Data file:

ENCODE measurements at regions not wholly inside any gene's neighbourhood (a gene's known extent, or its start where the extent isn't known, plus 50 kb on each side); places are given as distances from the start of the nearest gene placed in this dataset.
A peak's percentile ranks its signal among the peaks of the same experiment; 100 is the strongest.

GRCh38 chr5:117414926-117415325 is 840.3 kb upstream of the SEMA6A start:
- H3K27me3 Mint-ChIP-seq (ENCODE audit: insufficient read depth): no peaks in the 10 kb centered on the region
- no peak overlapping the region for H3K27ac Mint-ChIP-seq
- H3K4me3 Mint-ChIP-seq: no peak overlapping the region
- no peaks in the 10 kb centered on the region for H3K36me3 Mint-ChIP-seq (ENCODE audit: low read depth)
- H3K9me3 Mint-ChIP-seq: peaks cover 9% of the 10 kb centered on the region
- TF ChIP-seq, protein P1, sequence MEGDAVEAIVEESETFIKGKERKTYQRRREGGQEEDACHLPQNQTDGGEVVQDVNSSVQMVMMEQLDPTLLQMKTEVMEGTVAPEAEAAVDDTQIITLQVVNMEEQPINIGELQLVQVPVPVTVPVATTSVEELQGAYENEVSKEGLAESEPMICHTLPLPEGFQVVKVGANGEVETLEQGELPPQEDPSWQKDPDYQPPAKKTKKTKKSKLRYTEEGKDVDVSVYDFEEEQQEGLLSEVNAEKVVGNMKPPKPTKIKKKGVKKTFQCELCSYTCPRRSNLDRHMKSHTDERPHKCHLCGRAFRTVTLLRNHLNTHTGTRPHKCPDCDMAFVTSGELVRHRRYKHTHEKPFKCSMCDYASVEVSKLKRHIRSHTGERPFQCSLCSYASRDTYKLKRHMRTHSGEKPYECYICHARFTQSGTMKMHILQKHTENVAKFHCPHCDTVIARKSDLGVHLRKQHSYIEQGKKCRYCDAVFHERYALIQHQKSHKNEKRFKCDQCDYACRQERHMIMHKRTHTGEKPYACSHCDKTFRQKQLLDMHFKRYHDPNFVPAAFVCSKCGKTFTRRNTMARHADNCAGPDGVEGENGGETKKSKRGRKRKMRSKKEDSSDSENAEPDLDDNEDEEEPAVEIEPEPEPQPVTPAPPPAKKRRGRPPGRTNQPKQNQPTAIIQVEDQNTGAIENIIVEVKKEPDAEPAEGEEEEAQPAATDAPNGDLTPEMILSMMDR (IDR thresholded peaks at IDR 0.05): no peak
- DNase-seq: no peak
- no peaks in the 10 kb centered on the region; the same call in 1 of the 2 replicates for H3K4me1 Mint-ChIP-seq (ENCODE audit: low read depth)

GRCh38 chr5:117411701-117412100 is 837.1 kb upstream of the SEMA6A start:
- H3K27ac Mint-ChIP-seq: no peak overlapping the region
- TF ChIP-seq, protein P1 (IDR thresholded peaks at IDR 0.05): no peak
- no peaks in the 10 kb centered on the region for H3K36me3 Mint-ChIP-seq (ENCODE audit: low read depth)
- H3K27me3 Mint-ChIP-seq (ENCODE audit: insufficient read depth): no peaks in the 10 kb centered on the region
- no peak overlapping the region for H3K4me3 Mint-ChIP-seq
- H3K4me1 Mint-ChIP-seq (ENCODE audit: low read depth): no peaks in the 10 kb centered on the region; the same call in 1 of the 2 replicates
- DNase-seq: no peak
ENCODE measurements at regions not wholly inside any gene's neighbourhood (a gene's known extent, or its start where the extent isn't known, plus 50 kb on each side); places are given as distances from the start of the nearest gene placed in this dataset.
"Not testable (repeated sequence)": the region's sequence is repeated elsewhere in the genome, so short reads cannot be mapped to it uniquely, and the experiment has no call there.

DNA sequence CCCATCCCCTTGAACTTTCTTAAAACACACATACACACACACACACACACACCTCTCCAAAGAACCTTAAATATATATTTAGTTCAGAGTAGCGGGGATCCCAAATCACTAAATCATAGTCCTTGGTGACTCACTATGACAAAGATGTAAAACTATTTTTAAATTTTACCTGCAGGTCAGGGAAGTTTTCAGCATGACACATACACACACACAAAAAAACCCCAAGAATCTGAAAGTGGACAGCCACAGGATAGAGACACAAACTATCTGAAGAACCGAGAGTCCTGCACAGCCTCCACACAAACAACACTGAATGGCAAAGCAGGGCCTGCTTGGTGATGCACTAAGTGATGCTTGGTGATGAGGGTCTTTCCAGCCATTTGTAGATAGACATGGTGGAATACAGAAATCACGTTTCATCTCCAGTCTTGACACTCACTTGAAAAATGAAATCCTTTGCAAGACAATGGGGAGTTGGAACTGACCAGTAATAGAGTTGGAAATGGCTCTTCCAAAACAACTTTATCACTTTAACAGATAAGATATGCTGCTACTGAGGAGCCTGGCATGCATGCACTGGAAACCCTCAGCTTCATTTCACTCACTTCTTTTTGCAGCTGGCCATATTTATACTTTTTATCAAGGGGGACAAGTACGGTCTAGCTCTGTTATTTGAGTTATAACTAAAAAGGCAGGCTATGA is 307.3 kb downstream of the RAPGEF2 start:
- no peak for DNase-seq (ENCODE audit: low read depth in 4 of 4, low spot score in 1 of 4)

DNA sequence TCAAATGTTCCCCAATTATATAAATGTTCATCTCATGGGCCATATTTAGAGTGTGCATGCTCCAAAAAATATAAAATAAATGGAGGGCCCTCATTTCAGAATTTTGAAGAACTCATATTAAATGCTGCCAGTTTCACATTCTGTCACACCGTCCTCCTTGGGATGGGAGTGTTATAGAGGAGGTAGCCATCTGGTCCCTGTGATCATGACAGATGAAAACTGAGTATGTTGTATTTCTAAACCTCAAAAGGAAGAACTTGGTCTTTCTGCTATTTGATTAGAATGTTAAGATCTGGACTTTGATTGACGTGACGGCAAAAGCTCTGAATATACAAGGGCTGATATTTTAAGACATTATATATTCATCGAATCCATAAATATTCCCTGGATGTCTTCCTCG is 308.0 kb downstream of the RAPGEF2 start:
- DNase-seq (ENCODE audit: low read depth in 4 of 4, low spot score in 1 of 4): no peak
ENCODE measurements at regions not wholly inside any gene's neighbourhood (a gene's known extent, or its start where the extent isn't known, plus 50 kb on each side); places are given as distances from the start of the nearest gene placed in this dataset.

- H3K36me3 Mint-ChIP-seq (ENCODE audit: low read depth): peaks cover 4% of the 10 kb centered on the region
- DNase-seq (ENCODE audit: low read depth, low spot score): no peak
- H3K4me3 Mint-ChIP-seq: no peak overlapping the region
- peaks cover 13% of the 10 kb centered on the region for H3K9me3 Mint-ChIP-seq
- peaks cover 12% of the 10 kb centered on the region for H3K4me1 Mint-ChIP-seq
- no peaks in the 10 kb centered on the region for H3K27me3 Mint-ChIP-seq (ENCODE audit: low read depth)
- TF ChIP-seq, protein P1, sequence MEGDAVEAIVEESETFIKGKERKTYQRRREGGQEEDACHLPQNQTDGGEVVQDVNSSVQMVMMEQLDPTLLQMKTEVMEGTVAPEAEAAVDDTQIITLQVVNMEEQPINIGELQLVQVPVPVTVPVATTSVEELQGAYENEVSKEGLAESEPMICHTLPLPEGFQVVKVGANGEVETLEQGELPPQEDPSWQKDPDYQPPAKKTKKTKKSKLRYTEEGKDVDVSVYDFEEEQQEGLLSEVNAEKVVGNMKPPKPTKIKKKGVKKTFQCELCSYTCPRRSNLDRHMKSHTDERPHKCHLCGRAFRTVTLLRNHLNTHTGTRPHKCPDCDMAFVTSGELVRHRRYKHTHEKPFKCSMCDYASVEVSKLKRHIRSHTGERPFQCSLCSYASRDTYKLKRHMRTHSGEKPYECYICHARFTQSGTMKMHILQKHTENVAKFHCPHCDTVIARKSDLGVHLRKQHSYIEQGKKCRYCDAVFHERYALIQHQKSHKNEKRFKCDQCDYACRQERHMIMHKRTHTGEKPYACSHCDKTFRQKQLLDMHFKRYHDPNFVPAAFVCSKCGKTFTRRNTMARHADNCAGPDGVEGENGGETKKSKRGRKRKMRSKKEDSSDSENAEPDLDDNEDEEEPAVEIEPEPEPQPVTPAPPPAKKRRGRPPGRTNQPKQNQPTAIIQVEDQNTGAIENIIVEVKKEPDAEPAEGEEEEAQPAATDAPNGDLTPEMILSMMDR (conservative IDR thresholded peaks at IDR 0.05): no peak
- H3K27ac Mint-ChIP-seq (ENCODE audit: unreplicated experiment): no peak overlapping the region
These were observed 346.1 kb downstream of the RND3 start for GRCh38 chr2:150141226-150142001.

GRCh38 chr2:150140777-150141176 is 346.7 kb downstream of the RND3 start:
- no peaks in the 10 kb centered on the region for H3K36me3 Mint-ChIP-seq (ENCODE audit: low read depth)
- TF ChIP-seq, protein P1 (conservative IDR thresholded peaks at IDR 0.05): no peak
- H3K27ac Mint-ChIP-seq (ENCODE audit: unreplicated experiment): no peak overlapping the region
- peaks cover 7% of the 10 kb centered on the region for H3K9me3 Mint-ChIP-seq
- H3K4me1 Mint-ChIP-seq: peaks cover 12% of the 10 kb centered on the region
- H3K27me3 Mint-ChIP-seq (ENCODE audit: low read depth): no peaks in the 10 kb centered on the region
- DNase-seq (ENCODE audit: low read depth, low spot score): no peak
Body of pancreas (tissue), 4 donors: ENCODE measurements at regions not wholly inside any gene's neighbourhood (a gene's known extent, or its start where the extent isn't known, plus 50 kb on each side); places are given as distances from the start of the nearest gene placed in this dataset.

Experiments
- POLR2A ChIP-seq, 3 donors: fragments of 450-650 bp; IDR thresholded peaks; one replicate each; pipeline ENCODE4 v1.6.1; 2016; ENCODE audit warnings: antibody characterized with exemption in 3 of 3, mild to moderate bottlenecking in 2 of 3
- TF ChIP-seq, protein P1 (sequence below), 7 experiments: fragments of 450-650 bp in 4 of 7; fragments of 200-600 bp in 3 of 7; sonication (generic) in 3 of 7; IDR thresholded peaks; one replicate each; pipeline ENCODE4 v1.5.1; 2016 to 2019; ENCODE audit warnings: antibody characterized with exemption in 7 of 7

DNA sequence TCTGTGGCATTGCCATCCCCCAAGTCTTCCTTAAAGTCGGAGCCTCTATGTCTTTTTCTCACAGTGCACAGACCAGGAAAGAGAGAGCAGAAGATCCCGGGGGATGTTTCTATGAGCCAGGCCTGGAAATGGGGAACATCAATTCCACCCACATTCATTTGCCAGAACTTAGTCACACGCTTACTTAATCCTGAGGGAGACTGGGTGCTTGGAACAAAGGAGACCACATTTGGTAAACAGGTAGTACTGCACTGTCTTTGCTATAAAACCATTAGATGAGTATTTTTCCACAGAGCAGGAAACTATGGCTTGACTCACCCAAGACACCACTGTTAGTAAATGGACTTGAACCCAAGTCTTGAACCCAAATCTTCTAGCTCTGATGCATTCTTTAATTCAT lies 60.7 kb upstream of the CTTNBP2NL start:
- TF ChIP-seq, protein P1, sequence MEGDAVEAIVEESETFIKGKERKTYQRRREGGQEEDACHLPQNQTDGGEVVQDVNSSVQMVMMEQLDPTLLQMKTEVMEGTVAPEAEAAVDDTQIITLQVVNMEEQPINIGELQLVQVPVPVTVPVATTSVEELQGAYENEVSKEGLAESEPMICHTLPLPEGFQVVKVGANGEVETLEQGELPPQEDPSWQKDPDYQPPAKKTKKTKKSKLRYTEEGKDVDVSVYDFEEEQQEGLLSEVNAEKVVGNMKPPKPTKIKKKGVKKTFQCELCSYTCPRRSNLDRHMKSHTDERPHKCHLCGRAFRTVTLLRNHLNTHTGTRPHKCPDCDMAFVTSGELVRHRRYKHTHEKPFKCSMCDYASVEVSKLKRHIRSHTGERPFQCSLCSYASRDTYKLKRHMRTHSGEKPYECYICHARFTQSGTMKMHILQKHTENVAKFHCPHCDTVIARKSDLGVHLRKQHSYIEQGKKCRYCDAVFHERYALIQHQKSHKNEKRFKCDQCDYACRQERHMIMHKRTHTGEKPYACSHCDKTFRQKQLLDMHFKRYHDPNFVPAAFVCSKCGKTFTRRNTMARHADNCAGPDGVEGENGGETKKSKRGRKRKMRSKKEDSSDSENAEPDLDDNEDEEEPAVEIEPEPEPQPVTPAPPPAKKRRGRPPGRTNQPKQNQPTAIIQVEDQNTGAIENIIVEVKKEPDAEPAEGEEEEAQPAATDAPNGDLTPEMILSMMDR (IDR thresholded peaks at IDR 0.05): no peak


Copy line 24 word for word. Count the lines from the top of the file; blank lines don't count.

DNA sequence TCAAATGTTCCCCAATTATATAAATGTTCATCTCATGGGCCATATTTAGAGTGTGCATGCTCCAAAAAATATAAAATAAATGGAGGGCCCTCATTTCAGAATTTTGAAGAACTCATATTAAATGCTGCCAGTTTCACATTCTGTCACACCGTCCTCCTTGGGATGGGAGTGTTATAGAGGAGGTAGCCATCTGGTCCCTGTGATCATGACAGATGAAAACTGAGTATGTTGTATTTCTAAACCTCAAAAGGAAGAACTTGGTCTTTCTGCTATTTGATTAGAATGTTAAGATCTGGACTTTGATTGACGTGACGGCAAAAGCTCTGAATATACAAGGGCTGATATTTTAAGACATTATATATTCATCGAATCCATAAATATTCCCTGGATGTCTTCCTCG is 308.0 kb downstream of the RAPGEF2 start: